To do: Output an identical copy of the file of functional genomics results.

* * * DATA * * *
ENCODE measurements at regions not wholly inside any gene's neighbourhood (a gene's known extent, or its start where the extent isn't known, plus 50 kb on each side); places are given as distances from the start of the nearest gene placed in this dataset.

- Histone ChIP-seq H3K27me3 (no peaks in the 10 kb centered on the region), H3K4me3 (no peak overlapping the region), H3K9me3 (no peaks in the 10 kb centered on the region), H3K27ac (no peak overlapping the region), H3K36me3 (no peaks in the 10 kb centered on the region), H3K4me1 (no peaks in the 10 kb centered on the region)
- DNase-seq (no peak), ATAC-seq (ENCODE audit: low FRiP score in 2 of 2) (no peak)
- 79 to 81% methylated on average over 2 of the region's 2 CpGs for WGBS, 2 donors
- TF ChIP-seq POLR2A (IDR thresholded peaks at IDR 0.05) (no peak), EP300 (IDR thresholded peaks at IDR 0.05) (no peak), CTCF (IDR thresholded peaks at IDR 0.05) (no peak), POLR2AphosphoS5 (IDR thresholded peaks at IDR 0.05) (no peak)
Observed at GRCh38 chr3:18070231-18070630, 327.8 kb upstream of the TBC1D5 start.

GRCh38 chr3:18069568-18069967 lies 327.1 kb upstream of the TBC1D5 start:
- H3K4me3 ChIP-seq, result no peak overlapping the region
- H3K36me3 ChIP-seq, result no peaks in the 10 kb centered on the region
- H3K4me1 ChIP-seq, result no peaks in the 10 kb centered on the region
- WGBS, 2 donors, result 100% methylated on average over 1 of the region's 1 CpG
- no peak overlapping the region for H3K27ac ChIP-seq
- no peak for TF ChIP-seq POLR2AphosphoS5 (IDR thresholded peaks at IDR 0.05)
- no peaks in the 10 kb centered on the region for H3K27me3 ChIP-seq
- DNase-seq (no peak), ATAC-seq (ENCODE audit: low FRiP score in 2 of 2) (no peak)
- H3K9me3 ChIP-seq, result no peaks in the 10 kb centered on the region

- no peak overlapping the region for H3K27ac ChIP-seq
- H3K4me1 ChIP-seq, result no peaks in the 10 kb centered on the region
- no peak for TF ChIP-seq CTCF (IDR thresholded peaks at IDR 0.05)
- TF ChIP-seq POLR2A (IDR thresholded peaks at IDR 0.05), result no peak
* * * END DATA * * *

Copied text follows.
ENCODE measurements at regions not wholly inside any gene's neighbourhood (a gene's known extent, or its start where the extent isn't known, plus 50 kb on each side); places are given as distances from the start of the nearest gene placed in this dataset.

- Histone ChIP-seq H3K27me3 (no peaks in the 10 kb centered on the region), H3K4me3 (no peak overlapping the region), H3K9me3 (no peaks in the 10 kb centered on the region), H3K27ac (no peak overlapping the region), H3K36me3 (no peaks in the 10 kb centered on the region), H3K4me1 (no peaks in the 10 kb centered on the region)
- DNase-seq (no peak), ATAC-seq (ENCODE audit: low FRiP score in 2 of 2) (no peak)
- 79 to 81% methylated on average over 2 of the region's 2 CpGs for WGBS, 2 donors
- TF ChIP-seq POLR2A (IDR thresholded peaks at IDR 0.05) (no peak), EP300 (IDR thresholded peaks at IDR 0.05) (no peak), CTCF (IDR thresholded peaks at IDR 0.05) (no peak), POLR2AphosphoS5 (IDR thresholded peaks at IDR 0.05) (no peak)
Observed at GRCh38 chr3:18070231-18070630, 327.8 kb upstream of the TBC1D5 start.

GRCh38 chr3:18069568-18069967 lies 327.1 kb upstream of the TBC1D5 start:
- H3K4me3 ChIP-seq, result no peak overlapping the region
- H3K36me3 ChIP-seq, result no peaks in the 10 kb centered on the region
- H3K4me1 ChIP-seq, result no peaks in the 10 kb centered on the region
- WGBS, 2 donors, result 100% methylated on average over 1 of the region's 1 CpG
- no peak overlapping the region for H3K27ac ChIP-seq
- no peak for TF ChIP-seq POLR2AphosphoS5 (IDR thresholded peaks at IDR 0.05)
- no peaks in the 10 kb centered on the region for H3K27me3 ChIP-seq
- DNase-seq (no peak), ATAC-seq (ENCODE audit: low FRiP score in 2 of 2) (no peak)
- H3K9me3 ChIP-seq, result no peaks in the 10 kb centered on the region

- no peak overlapping the region for H3K27ac ChIP-seq
- H3K4me1 ChIP-seq, result no peaks in the 10 kb centered on the region
- no peak for TF ChIP-seq CTCF (IDR thresholded peaks at IDR 0.05)
- TF ChIP-seq POLR2A (IDR thresholded peaks at IDR 0.05), result no peak